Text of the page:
Scatterin’ the Drive

by Curtis Fort

Torres Vega

WThe next morning we saddled up and rolled a smoke. The temperature was in the teens, and Bill was grinning as he shot the powder, or to say . . . he was giving us directions. He said that he and Tom would hit a trot down the river to drift to the Horse Ranch pasture those bred cows we dropped in the Vigil Vega last fall. Bill told Ronny and I to jump our mounts into the bobtail truck because he had talked to Jim Taylor on the two-way radio and he and Charlie needed to work some cattle. We headed west up Rock Creek to Castle Rock, then south ten miles to Brimmer Camp. We backed up to a hump of dirt to jump our mounts out. Jim Taylor and Charlie Duran were already mounted and when Ronny’s bronc jumped out he broke in two and jerked the reins out of Ronny’s hands. He bucked up against the horse corral, which caused him to throw his head up. In one jump he was headed for other parts. Jim was mounted on a big dun named Navajo. He throat-latched that bronc with a pretty loop, threw the slack to him and when he hit the end of the rope, it jerked Ronny’s mount straight over backwards and he banged his head on the ground. It was good medicine for that bronc. So when he got up he wasn’t near the scorpion he was the minute before . . . and that was his name. As Ronny reset his saddle he was grinning, and as he stepped aboard Scorpion I’m sure he was glad Jim ironed him out. Scorpion seemed to have a better than normal attitude and seemed happy to hit a trot to the top of a high ridge, where Jim pulled up and scattered us on a drive in Bobcat Canyon.

We threw 100 or so cows together at the drift fence and as we loose-herded them, Jim and Charlie worked the herd cutting out the weaker cows. We threw the rest on fresh range down the canyon below the drift fence that divided the canyons. The cuts we drifted toward the Rim Rock Trap, and took our time. After we had gone a good ways, Jim asked Charlie if he and Ronny didn’t mind heading on to camp and get some dinner going as it was already nearly noon. They said “Bueno, and we’ll have some coffee boiling and steaks a sizzling when you’ll get there.” It was cold, but we eased those cows along while visiting and pretty soon we turned a corner in the canyon where there was the gate to the Rim Rock Trap. Jim trotted around and opened the gate and I eased them through. Then we dropped them at a windmill pumping warm water. There was a salt and mineral block in a log trough that some artist with an axe had made years before. A rock bluff was on the north side of the mill that faced the south. With the sun hitting there, it was a good place for cattle to get some extra feed and get stronger.

Jim and I hit a trot for camp and after a couple of miles we turned a corner and could see the camp, smoke curling out the top from the Home Comfort cook stove. It made the last mile or so that much better, knowing that there was some good chuck being prepared. We could almost smell the coffee. As we trotted into the Brimmer camp, we unsaddled under a shed that had a big pole hay trough. Scorpion and Timber were enjoying the hay and we put our riggings on the top rail under the shed, out of the falling snow. Then we turned our mounts in with theirs. It was a treat to step into the camp house. There were several pegs and a set of deer horns to hang our hats, coats and chaps on. As we sat down at the table, Ronny poured us a cup of cowboy coffee. We rolled a Prince Albert smoke while Charlie was adding a little more canned milk to the gravy. About then Charlie said, “Let’s eat!” Steak, biscuits and gravy . . . I still remember that meal and how it hit the spot. We had more coffee, but snow was still falling and the outfit wasn’t paying us to visit. So we saddled up, loaded our mounts and headed for headquarters. Ronny’s mount showed a lot more sense than he ever had as we jumped them in that bob-tail truck. By time we got to headquarters and unloaded, it was still lightly snowing. Ron and I flipped a coin and I headed to wrangle the horse pasture while Ron made a circle in a trap to check on some late calves we had just weaned. Tom and Bill had prowled another canyon on their way back and we all got to the horse corrals at same time. After I corralled the horses, we all caught the next day’s mounts gave them hay under the shed, along with our tired mounts. We headed for our camps a little ways from the horse corrals. It was a long, cold day. But thank you Lord, it was a good day, working cattle on a big mountain range, with good men, steak and gravy and good horses.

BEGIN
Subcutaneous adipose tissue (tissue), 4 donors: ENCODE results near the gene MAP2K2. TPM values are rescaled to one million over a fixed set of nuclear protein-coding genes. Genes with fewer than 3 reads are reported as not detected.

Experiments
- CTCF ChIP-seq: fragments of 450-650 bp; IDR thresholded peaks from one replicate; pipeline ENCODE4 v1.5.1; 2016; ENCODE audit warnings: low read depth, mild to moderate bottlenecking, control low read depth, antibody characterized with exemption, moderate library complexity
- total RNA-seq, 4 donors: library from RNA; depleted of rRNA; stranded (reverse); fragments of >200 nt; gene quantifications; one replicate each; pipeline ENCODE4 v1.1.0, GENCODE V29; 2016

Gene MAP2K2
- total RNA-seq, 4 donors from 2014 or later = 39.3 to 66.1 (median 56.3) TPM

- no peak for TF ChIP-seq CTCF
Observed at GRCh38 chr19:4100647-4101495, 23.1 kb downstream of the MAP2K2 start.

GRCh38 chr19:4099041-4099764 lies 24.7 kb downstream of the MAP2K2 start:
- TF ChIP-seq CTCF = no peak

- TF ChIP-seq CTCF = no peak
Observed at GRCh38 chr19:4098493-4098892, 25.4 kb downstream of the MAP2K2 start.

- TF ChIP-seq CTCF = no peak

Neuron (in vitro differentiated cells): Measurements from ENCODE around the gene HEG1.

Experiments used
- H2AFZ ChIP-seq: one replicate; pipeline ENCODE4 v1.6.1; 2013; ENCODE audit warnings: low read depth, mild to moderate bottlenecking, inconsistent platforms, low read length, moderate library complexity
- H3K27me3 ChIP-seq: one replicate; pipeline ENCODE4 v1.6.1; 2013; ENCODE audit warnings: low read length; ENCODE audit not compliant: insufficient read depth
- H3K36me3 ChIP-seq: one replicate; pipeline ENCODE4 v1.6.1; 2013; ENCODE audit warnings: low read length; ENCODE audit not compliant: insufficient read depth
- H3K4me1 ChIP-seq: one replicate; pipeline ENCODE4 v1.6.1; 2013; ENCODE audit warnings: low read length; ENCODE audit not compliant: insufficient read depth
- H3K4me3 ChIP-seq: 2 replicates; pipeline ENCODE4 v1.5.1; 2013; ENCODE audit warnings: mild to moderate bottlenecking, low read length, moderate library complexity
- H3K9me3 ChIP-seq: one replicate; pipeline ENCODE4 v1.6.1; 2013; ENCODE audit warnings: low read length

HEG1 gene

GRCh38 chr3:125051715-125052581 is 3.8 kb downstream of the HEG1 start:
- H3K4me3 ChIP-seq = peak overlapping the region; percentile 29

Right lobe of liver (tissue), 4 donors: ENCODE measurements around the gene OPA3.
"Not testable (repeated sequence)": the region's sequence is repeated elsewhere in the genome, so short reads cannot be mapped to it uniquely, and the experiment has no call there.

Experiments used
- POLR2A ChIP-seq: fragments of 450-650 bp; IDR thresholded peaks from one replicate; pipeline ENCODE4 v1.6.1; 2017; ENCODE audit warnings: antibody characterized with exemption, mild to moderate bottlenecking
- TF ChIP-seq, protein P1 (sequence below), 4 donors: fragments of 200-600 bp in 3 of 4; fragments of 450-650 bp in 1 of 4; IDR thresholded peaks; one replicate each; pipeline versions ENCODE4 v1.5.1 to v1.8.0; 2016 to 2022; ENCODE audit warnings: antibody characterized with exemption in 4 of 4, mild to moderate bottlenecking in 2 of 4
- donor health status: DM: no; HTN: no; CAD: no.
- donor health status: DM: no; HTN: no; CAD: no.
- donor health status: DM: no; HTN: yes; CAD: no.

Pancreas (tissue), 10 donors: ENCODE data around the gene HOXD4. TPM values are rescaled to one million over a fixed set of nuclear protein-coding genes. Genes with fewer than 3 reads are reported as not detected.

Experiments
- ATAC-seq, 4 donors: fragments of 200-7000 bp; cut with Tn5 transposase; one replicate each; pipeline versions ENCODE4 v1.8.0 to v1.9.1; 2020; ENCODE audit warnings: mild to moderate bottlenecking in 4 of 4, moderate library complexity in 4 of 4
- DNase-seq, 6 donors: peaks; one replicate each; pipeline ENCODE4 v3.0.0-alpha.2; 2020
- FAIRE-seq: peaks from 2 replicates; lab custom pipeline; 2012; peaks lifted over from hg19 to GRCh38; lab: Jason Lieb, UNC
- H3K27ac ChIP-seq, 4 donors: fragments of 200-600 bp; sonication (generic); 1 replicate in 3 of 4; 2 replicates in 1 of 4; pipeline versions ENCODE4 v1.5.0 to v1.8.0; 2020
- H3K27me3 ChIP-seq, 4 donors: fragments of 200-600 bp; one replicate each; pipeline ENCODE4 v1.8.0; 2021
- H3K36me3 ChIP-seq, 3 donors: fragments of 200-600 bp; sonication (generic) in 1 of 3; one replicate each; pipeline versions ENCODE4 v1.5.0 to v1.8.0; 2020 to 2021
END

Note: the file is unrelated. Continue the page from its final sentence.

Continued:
The next morning, we saddled up, and Bill told me to go to Torres Vega and get those bulls that we were short. He knew it wouldn’t be easy and figured they might need a little choking to set their minds in the right way of thinking. So I hit a trot, went up the Vermejo to Torres Vega and glanced over towards the old camp where Gold Creek runs into the Vermejo Creek. There was this big melted spot with the rest of the country still covered in snow. There was no more camp. I guess that fire we built a couple days before lit all that old manure and burned that old camp down, even though every thing had a foot of snow on it. We sure didn’t mean to do that. (Funny thing was . . . three months later, around late April, Ronny and I had spent a long day on horseback. We were pulling our saddles off some tired mounts when the manager drove up and walked in the horse corral. Now, he had a problem with stuttering, and always liked to be the first one to make the big circle through the high country when the roads were finally opening up. He said, “I m-m-m- made the loop, and I w-w-w- went into Torres Vega. And by d-d-d-dang, lightning must have hit that old c-c-c- camp and b-b-b-burned it to the ground.” Ronny and I both acted quite surprised and we both commented that it was too bad that had happened.) I got to the north end (the Colorado line), went through a gate and made a circle cutting for tracks. I turned back and picked those two bulls up. Back and forth, back and forth . . . as only you that have herded bulls by yourself can relate. As I got ‘em down to the gate, they wouldn’t go through and turned up the creek. They weren’t wild, but just being bulls, had decided they were not going through the gate. I got tired of this and roped one as he passed a tree, then rode around it fast, snubbed him up and tied him to that tree. I used to unravel old nylon ropes and make four-plat piggin’ strings, and they were big and stout. I always carried two of them, but when I left that morning I had a thought that I might need couple more. I would use one around the horns, another through that one and around the tree. I did the other bull the same and left them there. I hit the long trot home. It was the last light of day when I stepped off Friday at the saddle house, rubbed his back, gave him a good bait of grain and walked up to my lodge. A hot bath, elk steak and gravy and eight hours sleep makes you well. Next morning, as we were saddling our mounts and waiting for Bill John to shoot some powder, he bummed a smoke off Ronny. As he dragged a match across his leggin’s he asked how I made out yesterday. I told Bill what I did and he said that we’d let ‘em soak a day and they’d have a better attitude. The next day Ronny and I jigged back and lead those bulls to the Elk Trap corrals. Tom took the bobtail to get them early the next day while the roads were frozen. We came in the backside of the horse pasture, just before dark and penned the winter mounts for tomorrow’s circle.